Virginia Hamilton is a writer of rare depth and range. Her subjects, her stories, her style, continue to press forward and away from what she has written before. "Dustland" is an exception only because it follows "Justice and Her Brothers" and ought to be read as part of the Justice cycle.
Dustland is a place—or is it simply the future?—to which Justice and her twin brothers and their friend travel in their minds. The four children, each endowed with extrasensory power, can only move as a unit from home and the present to Dustland. Their mutual need is a blessing and a burden—as are all intense relationships, all commitments.
In Dustland, nothing the children have previously known appears applicable to the strange life forms they encounter. The arid, choking, nearly featureless world means nothing if the four children cannot bring to it, along with their uncanny intelligence, a capacity to feel and care.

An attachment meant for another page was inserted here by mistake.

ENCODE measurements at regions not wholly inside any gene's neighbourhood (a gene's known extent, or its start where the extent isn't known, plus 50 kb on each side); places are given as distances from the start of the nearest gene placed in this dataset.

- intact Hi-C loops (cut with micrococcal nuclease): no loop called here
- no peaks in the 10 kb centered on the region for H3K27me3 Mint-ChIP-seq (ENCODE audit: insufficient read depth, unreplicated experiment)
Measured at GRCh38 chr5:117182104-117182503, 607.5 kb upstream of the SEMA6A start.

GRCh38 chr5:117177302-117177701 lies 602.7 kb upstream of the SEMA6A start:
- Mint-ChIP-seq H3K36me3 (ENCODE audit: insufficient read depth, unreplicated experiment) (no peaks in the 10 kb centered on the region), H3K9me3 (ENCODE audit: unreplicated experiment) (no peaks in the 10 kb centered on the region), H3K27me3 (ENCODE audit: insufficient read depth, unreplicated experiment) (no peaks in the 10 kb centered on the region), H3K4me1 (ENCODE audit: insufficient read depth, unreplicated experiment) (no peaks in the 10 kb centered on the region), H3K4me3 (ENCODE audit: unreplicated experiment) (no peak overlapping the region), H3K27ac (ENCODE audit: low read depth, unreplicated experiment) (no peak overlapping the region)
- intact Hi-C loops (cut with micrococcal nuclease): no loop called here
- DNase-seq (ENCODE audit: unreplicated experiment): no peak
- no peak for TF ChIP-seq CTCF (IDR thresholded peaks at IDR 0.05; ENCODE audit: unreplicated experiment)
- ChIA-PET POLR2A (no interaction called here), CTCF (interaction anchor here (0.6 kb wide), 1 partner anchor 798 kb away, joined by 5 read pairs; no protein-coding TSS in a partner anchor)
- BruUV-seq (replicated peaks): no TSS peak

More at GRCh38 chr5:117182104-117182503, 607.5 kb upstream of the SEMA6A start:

Dustland's inhabitants are few: the almost human Slakers, whose tortured thirst and perpetual quest for the end of Dustland are the basic conditions of their existence; and Miacis, a doglike creature who discovers through Justice the gift of language. Thomas, the illusionist who can create such compelling images that the others actually feel them, carries in his nature and powers the terrible flaw of power unchecked and unrelated.
The struggle between Thomas and Justice, the recurring questions about the nature of reality, and the moral limits to which any individual may apply his or her unique powers, create a narrative tension in which character and idea become indivisible.
Young readers may be so spellbound with this book that they will taste the grit of Dustland for hours or days after the book is finished, but no one can close the book without a sense of being lifted, like the Slaker, beyond the dust into Hamilton's "enormous world of light."
Betty Levin, "Fantasy Journey for All Ages" (reprinted by permission of the author), in The Christian Science Monitor, May 12, 1980, p. B9.